But the plots were foiled as the FBI was on their trail, with the help of social media, paid informants and undercover agents who embedded themselves in the groups and secretly recorded what they saw and heard.
On Thursday, seven members of the so-called Wolverine Watchmen, a Michigan-based group of armed anti-government extremists that had been recruiting members on Facebook since November, were charged in state court with threat of terrorism for allegedly planning and training for an attack on the Capitol and to kidnap Whitmer. Six others were charged in U.S. District Court with federal conspiracy to commit kidnapping.
They were all part of the same plot, though their conduct was different.
All are behind bars.
According to state and federal court records, the FBI, police and prosecutors, here is how the federal government thwarted a sensational effort to kidnap Whitmer and landed 13 men in jail on terrorism and kidnapping charges.
It was early 2020 when the civil war plot landed on the FBI’s radar.
The FBI became aware through social media that a group of individuals were discussing violent overthrows of the government and law enforcement.
One of the groups, Wolverine Watchmen, had a goal of bringing as many people together as possible to prepare for the so-called “boogaloo” — a violent uprising against the government or impending politically-motivated civil war.
Their primary targets were those whom they believed were violating the U.S. Constitution.
They tried to be careful and hide their intentions.
Once recruited, members communicated through a secret, encrypted messaging platform. They held meetings and training exercises in Munith, located in a remote area of southern Michigan.
Together, they had a plan: to storm the Capitol of Michigan, kidnap politicians, including Whitmer, before the Nov. 4 election.
The ringleader was Adam Fox of Grand Rapids, who led the trainings and the meetings.
There was talk of bombs, and guns and even a killing.
But none of it came to pass because the FBI was watching.
With the help of social media, a Wolverine Watchmen member who flipped and became a paid informant for the feds and undercover agents who embedded themselves in the group, the FBI busted the operation. They focused on Fox and his mission to grow an army of like-minded people and stage a revolt.
Fox would forge a relationship with Barry Croft of Delaware. The two agreed to work together, unite others in their cause and take violent action against multiple state governments that they believed were violating the U.S. Constitution.
They recruited members on social media and through friends, conversed in secret chat rooms, and held meetings at peoples’ homes and businesses to discuss how they would carry out their mission — all while the FBI watched.
The FBI had embedded both paid informants and undercover agents in the group, who recorded meetings and reported back about meetings in Ohio, Wisconsin and Michigan.
One of the first recorded meetings was in Dublin, Ohio.
On June 6, Croft, Fox and 13 others from several states met in Dublin, where they talked about creating a society that followed the U.S. Bill of Rights and where they could be self-sufficient. They discussed different ways of achieving the goal, from peaceful endeavors to violent actions.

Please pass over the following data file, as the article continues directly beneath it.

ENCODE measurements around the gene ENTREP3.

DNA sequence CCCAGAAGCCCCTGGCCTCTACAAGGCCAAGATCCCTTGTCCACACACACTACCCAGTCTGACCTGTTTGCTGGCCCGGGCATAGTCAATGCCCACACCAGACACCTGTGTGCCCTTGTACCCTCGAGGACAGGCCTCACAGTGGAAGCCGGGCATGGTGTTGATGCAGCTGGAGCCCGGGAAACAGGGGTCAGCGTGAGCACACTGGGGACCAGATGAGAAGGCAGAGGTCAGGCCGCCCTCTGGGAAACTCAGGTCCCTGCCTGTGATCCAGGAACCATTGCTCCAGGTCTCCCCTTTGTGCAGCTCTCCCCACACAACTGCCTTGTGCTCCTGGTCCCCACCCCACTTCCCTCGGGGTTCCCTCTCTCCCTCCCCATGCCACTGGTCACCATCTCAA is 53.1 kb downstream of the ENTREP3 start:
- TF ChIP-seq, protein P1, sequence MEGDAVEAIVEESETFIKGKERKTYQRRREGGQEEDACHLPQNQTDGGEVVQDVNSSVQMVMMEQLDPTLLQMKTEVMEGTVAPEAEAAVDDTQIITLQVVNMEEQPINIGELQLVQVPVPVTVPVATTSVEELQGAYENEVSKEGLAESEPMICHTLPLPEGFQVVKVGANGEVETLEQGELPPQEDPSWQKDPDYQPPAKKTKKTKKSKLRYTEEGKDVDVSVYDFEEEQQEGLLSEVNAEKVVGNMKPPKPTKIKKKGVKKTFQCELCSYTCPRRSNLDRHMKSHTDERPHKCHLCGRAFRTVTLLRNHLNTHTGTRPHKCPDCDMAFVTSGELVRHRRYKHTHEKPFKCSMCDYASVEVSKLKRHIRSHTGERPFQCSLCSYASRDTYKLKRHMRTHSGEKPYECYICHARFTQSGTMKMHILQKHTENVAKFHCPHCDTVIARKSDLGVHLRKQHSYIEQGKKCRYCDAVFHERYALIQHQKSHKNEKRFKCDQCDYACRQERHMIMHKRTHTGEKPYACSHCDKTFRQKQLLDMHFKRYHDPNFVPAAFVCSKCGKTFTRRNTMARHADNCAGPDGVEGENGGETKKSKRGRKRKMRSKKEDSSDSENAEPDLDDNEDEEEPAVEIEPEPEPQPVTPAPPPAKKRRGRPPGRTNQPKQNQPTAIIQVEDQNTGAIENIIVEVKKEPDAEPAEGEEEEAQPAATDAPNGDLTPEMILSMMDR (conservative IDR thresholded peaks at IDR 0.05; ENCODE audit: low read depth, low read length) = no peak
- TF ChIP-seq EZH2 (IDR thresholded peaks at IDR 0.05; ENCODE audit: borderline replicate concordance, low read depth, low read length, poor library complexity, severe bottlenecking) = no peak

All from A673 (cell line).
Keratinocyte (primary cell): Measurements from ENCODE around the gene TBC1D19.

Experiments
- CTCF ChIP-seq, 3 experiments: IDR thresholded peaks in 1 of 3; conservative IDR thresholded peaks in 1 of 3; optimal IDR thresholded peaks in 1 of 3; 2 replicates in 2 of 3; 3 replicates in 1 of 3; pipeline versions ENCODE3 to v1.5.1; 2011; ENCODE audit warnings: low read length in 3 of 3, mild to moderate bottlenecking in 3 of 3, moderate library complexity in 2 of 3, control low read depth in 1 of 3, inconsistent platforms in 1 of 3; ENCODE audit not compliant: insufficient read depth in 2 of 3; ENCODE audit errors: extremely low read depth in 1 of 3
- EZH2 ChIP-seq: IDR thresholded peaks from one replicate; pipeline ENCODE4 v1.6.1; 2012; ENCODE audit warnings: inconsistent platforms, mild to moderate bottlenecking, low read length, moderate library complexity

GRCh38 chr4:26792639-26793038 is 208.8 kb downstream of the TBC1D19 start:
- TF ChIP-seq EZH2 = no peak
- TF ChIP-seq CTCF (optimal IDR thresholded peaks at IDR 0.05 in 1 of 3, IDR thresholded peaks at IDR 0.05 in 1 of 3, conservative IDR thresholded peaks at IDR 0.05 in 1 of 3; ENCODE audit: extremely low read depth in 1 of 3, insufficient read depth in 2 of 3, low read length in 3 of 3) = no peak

At one point, several members talked about state governments they believed were violating the U.S. Constitution. Michigan came up, including Gov. Whitmer.
Several members talked about murdering “tyrants” or “taking” a sitting governor — a mission they realized would require more members. So they encouraged each other to talk to their neighbors and spread their message.
As part of that recruitment effort, Fox reached out to the Wolverine Watchmen, which had already been on the FBI’s radar following a tip from local police that some members of that group – identified in federal court papers as a “militia group” – were trying to obtain the addresses of local law-enforcement officers as part of a plan to target and kill police officers.
One member had expressed concern about the plan to kill cops and spoke to the FBI about it, eventually agreeing to become a confidential informant.
That informant helped the FBI build a case as federal agents would learn that Fox and others held recruitment meetings, including one at a Second Amendment rally at the State Capitol in Michigan, and field training exercises on private property in remote areas of Michigan. There, they engaged in firearms training and tactical drills.
‘Molotov cocktails’ to destroy cop cars
In an effort to recruit more members, Fox told his associates and the confidential informant that he “planned to attack the Capitol and asked them to combine forces.”
Fox discussed the plan in a June 14 phone call with an informant.
“Fox said he needed ‘200 men’ to storm the Capitol building in Lansing, Michigan, and take hostages, including the Governor,” the affidavit states. “Fox explained they would try the Governor of Michigan for ‘treason,’ and he said they would execute the plan before the November election.”
On June 20, Fox invited members of the group he had met online to a meeting at his business. The group met in the basement of the shop, after crawling through a trap door hidden under a rug on the main floor. Suspicious of spies, Fox collected all of their cellular phones in a box and carried them upstairs to prevent any monitoring.
The confidential informant handed over his phone, though his recording device remained hidden.
While being secretly recorded, the group discussed plans for storming the Capitol, countering law enforcement first responders and using “Molotov cocktails” to destroy police vehicles. They also planned an additional meeting for the first weekend of July, when they would conduct firearms and tactical training.
On June 25, Fox took to Facebook. He live-streamed a video to a private Facebook group — again the informant was watching. In the video, Fox complained about the judicial system and the State of Michigan controlling the opening of gyms, and referred to Whitmer as “this tyrant b—-.”
“I don’t know, boys, we gotta do something. You guys link with me on our other location system, give me some ideas of what we can do,” Fox said to the group.